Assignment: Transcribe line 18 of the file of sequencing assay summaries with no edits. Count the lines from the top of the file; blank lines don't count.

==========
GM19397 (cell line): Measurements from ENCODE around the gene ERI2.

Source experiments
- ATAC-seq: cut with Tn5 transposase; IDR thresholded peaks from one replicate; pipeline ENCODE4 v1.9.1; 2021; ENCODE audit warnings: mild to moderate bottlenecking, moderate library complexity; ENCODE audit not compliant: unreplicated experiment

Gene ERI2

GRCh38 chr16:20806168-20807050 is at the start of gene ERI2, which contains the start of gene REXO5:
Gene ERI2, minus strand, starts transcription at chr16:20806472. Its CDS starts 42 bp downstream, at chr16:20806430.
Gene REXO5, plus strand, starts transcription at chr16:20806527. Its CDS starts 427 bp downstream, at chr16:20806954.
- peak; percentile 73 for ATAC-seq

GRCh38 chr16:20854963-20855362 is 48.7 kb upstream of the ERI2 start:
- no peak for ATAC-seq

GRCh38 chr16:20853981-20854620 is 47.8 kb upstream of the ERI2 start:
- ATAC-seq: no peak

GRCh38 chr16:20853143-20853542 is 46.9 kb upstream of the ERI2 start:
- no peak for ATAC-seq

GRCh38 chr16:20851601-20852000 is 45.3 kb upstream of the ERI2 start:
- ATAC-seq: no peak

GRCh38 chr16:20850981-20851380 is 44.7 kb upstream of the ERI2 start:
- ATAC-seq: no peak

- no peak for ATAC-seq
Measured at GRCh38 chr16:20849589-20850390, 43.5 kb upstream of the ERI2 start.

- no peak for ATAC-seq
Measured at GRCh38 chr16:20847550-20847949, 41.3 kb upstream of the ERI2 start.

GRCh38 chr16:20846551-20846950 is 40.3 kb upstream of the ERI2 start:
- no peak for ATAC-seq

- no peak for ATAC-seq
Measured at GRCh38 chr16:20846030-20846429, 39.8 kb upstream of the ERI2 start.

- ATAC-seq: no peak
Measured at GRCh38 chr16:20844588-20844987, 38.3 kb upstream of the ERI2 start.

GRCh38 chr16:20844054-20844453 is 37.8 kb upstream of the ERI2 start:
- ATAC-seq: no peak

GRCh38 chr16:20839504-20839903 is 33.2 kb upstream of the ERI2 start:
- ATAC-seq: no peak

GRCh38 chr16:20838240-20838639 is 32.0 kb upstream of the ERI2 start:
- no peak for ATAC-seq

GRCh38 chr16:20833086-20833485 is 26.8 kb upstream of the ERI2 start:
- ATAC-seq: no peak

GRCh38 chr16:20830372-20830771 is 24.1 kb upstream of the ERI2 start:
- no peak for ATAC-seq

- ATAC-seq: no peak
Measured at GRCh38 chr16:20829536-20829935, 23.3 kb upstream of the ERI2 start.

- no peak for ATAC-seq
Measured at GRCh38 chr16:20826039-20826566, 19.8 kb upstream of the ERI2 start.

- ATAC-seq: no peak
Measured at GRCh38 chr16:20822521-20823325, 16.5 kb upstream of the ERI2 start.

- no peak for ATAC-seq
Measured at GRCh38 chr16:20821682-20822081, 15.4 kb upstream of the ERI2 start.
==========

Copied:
- ATAC-seq: no peak